Inns (or "bed and breakfasts"), together with hotels and motels, have benefited from an improved economy. Nationwide, occupancy in the hospitality industry is on the rise. John Fox of Pannell Kerr Forster's New York office reports that occupancy in hotels in Boston has risen from 72.1% in 1992 to 78.4% in 1995, an 8% increase. Over the same period, average room rates locally have increased 15%. Michael Frucci of the Cape Cod Chamber of Commerce says that, over the past several years, "room business is up fairly strongly." Data from the Massachusetts Office of Travel and Tourism indicates that the Cape, where a high proportion of the region's bed and breakfasts is located, experienced a 20% increase in room revenues from 1992 to 1995.
Inns have always been abundant where big, antique mansions are located, in vacation territory, on the coast or in the mountains. In recent years, inns have sprung up in the Back Bay, the South End, and Cambridge, as well. Hotels are profit machines that produce prices on the order of $100,000 per room. Inns at prime locations reach similar levels. However, for the most part, inns are somewhat lower rent and achieve lower prices, with a high proportion in a range from $30,000 to $60,000 per room. Inns' appeal is specialized. Where motels offer blandness and no surprises, inns' entire appeal is their antique charm. Decor varies from room to room. Some inns ask guests to share bathrooms. Some come paired with fine restaurants. Where the restaurant at a hotel often has difficulty appealing beyond in house clientele, the same charm that brings overnight guests brings diners from elsewhere to an inn. A hotel is firm mattresses, uniformed help, and televisions. An inn is the guest book with dinner recommendations, a fire in the fireplace, and a breakfast table you might share. The innkeeper knows the guests and feels free to decorate with antiques. The motel nails down whatever might tend to leave.
An inn is more than real estate, and, though its value may be based in real estate, comprehensive appraisal takes account of the contributions of the furnishings, fixtures, and equipment and the value of "goodwill." Together, these make up the going concern. Like a restaurant, a self storage warehouse, or a gas station, an inn is real estate intertwined with a business. Because it is income producing, an inn is capable of valuation by an income approach. Costs of business are deducted from room revenue to produce a net income, which is capitalized to produce the value of the going concern. This number may be segregated into values for the real estate, the furnishings, and the goodwill.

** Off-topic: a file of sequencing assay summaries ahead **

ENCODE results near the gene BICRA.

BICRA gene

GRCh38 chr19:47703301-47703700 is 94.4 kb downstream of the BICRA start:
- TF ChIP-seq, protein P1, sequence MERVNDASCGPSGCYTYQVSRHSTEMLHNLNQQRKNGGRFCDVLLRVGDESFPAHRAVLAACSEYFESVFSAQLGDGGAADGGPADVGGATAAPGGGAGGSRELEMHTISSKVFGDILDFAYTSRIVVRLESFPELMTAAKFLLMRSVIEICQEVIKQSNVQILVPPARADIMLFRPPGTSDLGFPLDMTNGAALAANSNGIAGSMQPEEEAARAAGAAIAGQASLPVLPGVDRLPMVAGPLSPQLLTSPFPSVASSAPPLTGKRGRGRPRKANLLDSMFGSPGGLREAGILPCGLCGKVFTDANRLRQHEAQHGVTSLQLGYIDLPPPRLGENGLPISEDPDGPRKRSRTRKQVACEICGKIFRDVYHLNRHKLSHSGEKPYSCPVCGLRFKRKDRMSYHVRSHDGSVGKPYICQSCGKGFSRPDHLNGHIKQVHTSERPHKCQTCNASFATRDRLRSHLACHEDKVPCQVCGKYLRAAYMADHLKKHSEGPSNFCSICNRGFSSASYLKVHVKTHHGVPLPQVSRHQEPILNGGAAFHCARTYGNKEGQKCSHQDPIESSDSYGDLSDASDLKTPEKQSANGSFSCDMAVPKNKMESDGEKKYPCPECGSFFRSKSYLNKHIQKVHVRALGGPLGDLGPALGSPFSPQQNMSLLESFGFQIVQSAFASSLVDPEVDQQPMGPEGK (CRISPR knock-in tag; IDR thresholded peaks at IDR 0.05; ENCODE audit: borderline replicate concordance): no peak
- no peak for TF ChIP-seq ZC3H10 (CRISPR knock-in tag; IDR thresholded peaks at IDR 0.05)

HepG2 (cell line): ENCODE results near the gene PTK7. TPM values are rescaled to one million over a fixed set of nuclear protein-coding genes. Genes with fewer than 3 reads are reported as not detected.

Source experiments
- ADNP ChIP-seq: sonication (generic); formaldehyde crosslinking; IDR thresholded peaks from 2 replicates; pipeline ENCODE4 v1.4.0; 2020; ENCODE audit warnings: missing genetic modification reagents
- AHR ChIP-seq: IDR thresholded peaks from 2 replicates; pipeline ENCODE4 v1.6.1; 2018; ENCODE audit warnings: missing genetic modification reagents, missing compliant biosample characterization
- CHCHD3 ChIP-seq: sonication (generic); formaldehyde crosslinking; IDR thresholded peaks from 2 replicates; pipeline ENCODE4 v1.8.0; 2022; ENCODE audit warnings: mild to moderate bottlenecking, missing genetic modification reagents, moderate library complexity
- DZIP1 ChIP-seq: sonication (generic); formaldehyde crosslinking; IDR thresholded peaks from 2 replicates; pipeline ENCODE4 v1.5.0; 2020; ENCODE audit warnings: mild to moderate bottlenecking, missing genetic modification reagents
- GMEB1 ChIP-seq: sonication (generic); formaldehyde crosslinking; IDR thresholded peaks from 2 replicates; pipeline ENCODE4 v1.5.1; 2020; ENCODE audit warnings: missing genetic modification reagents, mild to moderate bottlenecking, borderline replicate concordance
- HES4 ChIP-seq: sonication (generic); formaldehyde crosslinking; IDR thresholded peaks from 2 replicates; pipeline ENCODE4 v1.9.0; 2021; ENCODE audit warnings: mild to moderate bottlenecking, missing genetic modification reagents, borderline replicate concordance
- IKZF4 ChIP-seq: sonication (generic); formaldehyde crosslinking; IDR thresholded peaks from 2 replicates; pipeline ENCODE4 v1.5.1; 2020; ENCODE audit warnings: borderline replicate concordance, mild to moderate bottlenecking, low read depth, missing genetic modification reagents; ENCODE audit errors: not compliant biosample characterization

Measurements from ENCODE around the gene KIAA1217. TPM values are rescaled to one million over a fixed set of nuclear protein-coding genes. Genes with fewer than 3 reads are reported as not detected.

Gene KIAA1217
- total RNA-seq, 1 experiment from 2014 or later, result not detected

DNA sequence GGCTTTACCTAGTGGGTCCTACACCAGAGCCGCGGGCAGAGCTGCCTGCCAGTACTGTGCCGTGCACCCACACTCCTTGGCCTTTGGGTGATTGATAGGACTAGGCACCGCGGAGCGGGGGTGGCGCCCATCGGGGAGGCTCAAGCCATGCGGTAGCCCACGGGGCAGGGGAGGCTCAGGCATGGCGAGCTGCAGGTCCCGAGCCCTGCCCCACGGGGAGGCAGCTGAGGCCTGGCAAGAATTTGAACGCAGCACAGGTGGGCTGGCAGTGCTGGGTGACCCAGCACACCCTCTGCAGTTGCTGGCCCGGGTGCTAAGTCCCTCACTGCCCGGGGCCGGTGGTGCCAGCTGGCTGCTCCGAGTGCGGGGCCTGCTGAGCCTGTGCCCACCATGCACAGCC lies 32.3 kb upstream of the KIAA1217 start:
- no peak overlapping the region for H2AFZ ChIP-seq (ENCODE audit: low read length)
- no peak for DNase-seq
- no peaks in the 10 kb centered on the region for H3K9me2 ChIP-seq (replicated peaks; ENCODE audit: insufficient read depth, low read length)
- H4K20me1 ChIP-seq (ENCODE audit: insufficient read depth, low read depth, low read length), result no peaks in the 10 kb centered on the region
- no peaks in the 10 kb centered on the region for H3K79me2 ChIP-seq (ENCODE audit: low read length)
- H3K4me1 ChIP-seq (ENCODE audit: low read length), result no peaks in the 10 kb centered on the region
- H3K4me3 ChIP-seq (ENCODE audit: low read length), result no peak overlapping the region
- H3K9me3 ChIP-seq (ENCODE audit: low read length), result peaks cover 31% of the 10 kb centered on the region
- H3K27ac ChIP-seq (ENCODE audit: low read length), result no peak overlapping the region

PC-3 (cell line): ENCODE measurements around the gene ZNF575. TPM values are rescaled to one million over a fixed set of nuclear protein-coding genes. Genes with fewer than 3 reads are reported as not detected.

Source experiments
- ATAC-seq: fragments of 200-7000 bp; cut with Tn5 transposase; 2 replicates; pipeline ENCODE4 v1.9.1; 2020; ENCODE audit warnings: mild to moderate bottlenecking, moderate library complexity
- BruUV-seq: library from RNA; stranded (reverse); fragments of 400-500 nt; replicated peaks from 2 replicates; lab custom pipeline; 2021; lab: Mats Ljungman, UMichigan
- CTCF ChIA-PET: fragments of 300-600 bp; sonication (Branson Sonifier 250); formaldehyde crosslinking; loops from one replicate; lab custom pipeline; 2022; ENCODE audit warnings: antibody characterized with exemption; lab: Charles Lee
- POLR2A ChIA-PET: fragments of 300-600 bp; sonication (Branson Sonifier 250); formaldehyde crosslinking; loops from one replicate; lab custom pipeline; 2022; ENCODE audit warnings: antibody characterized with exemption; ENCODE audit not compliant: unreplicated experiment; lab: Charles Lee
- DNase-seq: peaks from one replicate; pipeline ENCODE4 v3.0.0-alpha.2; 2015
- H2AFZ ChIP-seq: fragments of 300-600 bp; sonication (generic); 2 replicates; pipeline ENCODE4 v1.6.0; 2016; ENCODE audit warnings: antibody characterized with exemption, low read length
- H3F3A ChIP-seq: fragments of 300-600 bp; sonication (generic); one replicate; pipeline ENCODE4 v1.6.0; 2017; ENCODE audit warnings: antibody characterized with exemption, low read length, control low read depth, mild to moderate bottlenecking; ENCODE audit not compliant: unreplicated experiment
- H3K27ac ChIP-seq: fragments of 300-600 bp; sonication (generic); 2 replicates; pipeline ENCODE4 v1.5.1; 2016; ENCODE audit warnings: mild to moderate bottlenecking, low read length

But an analysis based on income alone misses the larger picture. An inn comes in two parts: the rented space and the innkeeper's quarters. One is income producing. The other is somebody's home. The same elements that produce value for a single family house location, architectural appeal, and privacy (including privacy from one's own guests) are important to the market of buyers and are part of what produces the value of the whole.
The Reenstierna Associates Report is published as a service to the clients of Eric Reenstierna Associates and other real estate professionals. The views expressed are those of the articles' authors and do not necessarily reflect those of other members of the organization. Copyright 1996. All rights reserved.
Eric Reenstierna Associates